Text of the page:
Alcohol Use Inhibits Brain Growth, Finds New Study

A study conducted in nonhuman primates revealed that for every gram of alcohol consumed per kilogram of body weight the rate of brain growth was reduced by 0.25 milliliters per year. 

Alcohol use has been associated with disease and death in studies that have warned that no level is safe. Now, it seems there is more bad news on the horizon.

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Slowing the rate of growth

A new study conducted in nonhuman primates shows that alcohol consumption can slow the rate of growth in developing brains for adolescents and young adults. The research revealed that for every gram of alcohol consumed per kilogram of body weight the rate of brain growth was reduced by 0.25 milliliters per year. 

"Chronic alcohol self-intoxication reduced the growth rate of brain, cerebral white matter and subcortical thalamus," the researchers wrote.

Health

Alcohol Associated With Disease, Death And No Level is Safe, Says New Study

For the study, researchers followed 71 rhesus macaques that consumed alcohol. In addition, to rule out other influencing factors, scientists precisely measured their diet and health care.

"Our measures pinpoint alcohol drinking with the impaired brain growth," said co-author Christopher Kroenke, Ph.D., an associate professor in the Division of Neuroscience at the primate center.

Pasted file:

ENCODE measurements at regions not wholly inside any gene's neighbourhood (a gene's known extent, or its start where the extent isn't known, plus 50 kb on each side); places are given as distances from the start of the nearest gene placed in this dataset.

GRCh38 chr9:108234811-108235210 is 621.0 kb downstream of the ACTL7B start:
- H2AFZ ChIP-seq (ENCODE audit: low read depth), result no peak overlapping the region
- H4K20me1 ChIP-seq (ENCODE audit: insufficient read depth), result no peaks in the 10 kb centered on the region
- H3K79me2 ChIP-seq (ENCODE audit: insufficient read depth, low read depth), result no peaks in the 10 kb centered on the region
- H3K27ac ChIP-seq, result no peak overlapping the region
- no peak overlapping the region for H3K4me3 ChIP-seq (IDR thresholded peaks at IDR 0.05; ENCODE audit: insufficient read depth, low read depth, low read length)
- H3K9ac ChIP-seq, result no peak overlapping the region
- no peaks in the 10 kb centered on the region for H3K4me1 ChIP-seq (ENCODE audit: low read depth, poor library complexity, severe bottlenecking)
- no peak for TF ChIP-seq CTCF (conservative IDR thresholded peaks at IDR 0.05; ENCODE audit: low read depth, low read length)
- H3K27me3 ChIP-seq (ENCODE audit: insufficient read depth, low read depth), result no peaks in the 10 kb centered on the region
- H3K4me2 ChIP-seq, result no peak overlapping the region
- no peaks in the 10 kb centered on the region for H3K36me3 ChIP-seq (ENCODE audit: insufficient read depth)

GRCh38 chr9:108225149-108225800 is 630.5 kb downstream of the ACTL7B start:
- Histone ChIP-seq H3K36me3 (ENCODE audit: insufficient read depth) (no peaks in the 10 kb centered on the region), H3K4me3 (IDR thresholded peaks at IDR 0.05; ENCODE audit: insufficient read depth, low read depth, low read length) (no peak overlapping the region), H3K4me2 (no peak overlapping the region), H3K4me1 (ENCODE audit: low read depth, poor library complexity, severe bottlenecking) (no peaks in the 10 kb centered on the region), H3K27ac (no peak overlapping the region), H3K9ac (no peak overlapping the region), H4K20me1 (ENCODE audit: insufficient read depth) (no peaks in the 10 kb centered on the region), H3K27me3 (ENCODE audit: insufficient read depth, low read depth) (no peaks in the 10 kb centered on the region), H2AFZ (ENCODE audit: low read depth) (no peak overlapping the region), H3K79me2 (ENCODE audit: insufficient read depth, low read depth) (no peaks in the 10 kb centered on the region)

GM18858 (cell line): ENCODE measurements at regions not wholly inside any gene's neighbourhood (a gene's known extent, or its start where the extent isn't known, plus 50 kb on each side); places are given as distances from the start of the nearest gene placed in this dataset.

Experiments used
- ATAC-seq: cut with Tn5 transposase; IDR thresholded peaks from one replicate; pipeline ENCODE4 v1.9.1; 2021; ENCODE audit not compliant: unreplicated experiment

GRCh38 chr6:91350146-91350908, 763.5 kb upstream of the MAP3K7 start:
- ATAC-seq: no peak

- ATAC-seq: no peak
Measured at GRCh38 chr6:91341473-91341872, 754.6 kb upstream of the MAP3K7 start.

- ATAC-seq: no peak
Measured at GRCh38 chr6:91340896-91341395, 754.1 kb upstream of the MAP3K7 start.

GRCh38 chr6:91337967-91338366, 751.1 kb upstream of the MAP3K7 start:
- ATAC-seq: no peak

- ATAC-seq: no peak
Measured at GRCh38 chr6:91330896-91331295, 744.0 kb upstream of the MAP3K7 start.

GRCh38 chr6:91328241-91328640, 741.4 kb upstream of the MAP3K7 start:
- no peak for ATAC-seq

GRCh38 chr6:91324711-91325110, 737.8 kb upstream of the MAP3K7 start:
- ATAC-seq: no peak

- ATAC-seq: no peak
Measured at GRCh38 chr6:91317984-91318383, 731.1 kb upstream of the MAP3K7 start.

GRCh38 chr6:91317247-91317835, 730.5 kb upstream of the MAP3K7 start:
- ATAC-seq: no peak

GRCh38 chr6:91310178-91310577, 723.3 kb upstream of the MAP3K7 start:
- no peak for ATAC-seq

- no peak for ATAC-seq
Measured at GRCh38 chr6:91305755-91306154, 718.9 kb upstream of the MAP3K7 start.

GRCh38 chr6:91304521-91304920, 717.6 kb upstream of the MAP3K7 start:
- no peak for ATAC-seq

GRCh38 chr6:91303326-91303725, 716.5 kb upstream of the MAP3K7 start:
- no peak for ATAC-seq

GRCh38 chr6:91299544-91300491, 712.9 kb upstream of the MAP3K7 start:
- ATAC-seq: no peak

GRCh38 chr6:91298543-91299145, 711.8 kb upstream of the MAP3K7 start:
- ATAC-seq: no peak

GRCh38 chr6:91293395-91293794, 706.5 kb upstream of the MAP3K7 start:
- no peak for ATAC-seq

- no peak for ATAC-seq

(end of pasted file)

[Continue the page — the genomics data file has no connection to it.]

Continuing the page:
The study further revealed that distinct brain areas lost volume due to the consumption of ethanol.

If you are a heavy drinker however all is not lost. Lead author Tatiana Shnitko, Ph.D., a research assistant professor in the Division of Neuroscience at the primate center, said that previous research has shown the brain can recover at least in part once alcohol consumption is stopped.

Long term effects studied

Now, the researchers are looking into whether there would be long-term effects on mental functions. 

"This is the age range when the brain is being fine-tuned to fit adult responsibilities," Shnitko said. "The question is, does alcohol exposure during this age range alter the lifetime learning ability of individuals?"

The study is published in the journal eNeuro

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